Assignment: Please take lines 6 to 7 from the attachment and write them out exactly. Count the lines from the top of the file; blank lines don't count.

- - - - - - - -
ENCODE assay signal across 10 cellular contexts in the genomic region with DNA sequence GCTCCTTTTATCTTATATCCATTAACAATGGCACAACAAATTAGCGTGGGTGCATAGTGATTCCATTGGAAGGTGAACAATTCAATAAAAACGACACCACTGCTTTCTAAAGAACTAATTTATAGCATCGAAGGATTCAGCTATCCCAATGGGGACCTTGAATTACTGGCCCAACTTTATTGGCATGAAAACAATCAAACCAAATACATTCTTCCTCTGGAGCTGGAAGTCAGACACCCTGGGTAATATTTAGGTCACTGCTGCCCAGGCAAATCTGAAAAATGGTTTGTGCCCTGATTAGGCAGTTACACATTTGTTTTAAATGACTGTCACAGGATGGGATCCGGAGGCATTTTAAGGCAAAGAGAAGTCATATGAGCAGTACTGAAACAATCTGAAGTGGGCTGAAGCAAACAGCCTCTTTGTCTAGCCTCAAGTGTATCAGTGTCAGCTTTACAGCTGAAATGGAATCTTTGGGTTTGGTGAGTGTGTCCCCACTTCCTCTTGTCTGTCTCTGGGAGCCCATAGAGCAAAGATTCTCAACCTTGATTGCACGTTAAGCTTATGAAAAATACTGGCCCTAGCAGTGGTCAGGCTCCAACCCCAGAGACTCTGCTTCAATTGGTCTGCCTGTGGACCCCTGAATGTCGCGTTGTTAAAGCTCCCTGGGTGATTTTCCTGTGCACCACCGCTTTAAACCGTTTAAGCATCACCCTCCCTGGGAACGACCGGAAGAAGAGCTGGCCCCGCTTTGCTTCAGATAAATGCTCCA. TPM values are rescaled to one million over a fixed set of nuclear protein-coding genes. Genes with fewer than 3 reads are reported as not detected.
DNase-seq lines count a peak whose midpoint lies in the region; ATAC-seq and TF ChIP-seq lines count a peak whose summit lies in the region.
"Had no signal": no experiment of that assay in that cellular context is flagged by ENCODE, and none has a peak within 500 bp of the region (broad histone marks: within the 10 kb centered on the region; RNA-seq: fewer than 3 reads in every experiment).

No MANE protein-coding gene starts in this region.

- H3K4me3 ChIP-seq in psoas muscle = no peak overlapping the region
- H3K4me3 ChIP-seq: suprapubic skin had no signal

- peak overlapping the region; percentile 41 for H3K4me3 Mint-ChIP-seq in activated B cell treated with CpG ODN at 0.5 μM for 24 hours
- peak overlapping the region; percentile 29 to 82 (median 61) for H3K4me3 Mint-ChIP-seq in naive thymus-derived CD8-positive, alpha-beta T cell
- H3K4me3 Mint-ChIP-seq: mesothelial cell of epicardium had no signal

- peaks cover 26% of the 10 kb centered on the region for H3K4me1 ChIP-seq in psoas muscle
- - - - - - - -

- H3K4me3 ChIP-seq: suprapubic skin had no signal

- peak overlapping the region; percentile 41 for H3K4me3 Mint-ChIP-seq in activated B cell treated with CpG ODN at 0.5 μM for 24 hours